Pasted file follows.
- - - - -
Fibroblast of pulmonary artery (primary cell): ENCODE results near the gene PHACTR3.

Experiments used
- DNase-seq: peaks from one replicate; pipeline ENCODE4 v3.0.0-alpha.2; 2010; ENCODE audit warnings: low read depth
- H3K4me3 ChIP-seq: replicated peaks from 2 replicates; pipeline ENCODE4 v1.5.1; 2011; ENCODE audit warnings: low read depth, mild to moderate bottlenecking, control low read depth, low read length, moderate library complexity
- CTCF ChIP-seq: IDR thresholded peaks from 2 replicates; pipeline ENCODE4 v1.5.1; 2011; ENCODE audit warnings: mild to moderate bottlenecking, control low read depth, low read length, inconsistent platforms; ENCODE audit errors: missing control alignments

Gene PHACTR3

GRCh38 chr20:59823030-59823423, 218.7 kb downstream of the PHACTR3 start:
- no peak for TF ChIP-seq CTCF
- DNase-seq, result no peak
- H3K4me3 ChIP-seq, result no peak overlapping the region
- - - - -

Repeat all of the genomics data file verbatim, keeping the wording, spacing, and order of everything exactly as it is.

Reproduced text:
Fibroblast of pulmonary artery (primary cell): ENCODE results near the gene PHACTR3.

Experiments used
- DNase-seq: peaks from one replicate; pipeline ENCODE4 v3.0.0-alpha.2; 2010; ENCODE audit warnings: low read depth
- H3K4me3 ChIP-seq: replicated peaks from 2 replicates; pipeline ENCODE4 v1.5.1; 2011; ENCODE audit warnings: low read depth, mild to moderate bottlenecking, control low read depth, low read length, moderate library complexity
- CTCF ChIP-seq: IDR thresholded peaks from 2 replicates; pipeline ENCODE4 v1.5.1; 2011; ENCODE audit warnings: mild to moderate bottlenecking, control low read depth, low read length, inconsistent platforms; ENCODE audit errors: missing control alignments

Gene PHACTR3

GRCh38 chr20:59823030-59823423, 218.7 kb downstream of the PHACTR3 start:
- no peak for TF ChIP-seq CTCF
- DNase-seq, result no peak
- H3K4me3 ChIP-seq, result no peak overlapping the region